That CNBC poll Donald Trump tweeted which showed him winning the debate over Hillary Clinton by a 61 percent to 39 percent margin? It was rigged.
Supporters of the GOP nominee rigged approximately 70 online polls in the wake of the first presidential debate to make it appear as though Trump won, according to a new report by The Daily Dot.
The idea to rig the polls likely came from Trump supporters on the forum sites 4chan and Reddit. There is a subreddit called “The_Donald” with over 200,000 subscribers. Together, the groups rigged multiple online polls, including those of Time, Fortune, CNBC, and BuzzFeed News.
After the polls initially came out showing Trump won, many suspected Russian hackers manipulated the results. Russia has been accused of interfering in this election previously, including possibly hacking the Democratic National Committee.
It appears, however, that the polls were instead the target of domestic rigging by Trump supporters. Online polls are known within media circles not to be immensely trustworthy, as they are easily manipulable. In fact, on 4chan’s board, users were able to share simple tips and tricks, like using a secret browser window or toggling a phone’s airplane mode, which were easy enough to rig the polls.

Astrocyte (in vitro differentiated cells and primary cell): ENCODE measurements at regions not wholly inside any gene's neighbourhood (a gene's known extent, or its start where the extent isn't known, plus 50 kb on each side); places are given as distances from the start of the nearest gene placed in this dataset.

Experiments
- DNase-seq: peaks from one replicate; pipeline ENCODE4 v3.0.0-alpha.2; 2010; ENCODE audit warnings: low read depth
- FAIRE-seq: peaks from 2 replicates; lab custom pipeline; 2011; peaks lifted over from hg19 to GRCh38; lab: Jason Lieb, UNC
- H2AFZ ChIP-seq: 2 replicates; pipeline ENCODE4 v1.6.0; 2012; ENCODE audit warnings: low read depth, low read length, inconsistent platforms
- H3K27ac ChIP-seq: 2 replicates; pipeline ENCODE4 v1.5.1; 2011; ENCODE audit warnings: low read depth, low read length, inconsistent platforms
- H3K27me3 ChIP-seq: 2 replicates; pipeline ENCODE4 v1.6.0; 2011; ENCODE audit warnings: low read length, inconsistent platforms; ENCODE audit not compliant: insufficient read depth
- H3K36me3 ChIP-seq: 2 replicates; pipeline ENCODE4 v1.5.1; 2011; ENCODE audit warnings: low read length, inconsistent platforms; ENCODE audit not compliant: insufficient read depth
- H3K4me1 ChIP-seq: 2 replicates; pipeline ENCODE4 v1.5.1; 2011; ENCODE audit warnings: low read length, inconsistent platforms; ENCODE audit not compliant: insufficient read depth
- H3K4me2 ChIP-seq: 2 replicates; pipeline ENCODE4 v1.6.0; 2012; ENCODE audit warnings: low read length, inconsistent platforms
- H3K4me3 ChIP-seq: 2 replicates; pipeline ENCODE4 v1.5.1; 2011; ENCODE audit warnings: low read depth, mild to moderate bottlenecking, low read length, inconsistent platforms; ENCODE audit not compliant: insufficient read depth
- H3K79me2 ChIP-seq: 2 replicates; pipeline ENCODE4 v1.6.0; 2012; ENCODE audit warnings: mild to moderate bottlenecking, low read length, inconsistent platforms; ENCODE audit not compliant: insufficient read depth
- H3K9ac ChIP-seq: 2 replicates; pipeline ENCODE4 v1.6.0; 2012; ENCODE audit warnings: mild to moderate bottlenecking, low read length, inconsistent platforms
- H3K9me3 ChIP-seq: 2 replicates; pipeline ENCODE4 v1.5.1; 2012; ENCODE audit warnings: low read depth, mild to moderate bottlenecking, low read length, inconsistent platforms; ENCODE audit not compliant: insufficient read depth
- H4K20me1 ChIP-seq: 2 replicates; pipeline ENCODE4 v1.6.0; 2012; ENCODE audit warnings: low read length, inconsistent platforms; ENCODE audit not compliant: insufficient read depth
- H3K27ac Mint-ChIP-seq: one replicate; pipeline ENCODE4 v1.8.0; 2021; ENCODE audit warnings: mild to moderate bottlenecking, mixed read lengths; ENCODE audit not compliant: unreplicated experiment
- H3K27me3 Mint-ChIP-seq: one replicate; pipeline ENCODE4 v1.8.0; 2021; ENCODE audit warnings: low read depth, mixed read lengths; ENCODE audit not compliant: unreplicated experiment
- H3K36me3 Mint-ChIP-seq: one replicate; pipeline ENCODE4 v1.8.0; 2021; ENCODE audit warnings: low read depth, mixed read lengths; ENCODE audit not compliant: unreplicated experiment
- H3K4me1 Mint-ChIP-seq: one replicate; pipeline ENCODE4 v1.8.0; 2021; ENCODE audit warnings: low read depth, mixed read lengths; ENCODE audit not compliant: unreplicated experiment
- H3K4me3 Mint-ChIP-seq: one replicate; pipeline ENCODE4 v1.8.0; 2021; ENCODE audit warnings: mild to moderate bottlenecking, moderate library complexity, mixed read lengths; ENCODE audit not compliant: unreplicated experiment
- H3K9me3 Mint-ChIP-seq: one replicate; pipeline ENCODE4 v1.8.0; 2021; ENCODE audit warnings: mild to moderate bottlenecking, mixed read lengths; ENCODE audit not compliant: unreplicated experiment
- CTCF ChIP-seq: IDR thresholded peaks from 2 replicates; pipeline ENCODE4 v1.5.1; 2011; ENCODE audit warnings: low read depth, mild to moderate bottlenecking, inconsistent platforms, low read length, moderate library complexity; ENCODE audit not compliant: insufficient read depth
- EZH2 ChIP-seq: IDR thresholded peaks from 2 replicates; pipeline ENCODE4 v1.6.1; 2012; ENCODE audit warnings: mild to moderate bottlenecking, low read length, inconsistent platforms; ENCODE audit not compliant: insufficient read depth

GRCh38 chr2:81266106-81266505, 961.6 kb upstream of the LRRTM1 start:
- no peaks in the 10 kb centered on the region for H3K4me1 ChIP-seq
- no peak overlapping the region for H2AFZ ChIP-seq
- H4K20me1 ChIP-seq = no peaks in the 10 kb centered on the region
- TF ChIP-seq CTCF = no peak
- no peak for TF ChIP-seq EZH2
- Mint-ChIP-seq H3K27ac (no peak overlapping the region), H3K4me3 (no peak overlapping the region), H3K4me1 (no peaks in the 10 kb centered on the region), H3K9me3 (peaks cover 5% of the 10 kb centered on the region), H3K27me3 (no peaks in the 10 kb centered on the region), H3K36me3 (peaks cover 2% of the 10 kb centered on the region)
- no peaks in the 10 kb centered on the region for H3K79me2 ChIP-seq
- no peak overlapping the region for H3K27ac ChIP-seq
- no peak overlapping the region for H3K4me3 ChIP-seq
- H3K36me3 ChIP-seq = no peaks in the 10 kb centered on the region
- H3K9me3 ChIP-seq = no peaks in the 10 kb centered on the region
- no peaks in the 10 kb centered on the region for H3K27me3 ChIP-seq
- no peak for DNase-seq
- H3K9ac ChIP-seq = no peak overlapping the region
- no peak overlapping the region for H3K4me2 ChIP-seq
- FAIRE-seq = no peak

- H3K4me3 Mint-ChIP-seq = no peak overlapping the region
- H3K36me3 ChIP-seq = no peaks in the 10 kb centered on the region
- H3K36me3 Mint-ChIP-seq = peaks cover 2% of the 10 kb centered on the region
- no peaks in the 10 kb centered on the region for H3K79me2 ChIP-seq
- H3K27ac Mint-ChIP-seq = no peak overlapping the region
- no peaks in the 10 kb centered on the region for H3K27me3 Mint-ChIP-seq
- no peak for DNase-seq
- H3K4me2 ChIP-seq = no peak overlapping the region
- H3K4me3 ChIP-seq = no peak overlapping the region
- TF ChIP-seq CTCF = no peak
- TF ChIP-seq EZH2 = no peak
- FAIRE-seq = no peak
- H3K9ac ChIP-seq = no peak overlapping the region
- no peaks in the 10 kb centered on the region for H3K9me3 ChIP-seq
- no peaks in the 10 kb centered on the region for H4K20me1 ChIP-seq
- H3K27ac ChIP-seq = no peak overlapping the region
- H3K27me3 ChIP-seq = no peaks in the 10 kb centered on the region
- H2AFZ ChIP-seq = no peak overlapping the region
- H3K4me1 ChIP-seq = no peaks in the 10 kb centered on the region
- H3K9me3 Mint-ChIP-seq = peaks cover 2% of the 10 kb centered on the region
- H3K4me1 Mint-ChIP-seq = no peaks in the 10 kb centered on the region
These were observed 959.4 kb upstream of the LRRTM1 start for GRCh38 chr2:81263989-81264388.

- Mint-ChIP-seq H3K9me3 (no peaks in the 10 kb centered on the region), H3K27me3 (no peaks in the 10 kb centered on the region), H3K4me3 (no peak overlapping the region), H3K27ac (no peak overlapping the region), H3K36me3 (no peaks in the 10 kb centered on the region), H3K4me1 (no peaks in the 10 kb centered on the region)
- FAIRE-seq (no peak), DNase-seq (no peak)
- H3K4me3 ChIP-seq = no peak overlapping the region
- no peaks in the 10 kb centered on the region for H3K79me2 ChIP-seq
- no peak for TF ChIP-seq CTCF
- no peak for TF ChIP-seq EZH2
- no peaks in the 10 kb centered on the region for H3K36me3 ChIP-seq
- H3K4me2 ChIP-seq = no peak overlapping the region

According to BuzzFeed News, 4chan users initially began discussing rigging the polls in the week leading up to the debate. Because online polls are so notoriously unreliable, it wouldn’t have been difficult for even Internet newbies to participate in the rigging activities.
One editor whose organization was subject to the tampering told BuzzFeed News that media outlets continuing to use online polls is a “failing of journalism.”
“I spent all morning asking and no one knows if our poll was secure, how it was conducted, or if someone scammed it. Now people are pointing to our poll saying that it shows Trump won,” said the editor, anonymously to the outlet. “That’s not good journalism.”
The only poll in which verified individuals were able to vote was the CNN poll, which showed Clinton with a 62 percent lead over Trump’s 27 percent.
Photo: U.S. Republican presidential nominee Donald Trump holds a Hispanic Town Hall meeting with supporters in Miami, Florida, U.S. September 27, 2016. REUTERS/Jonathan Ernst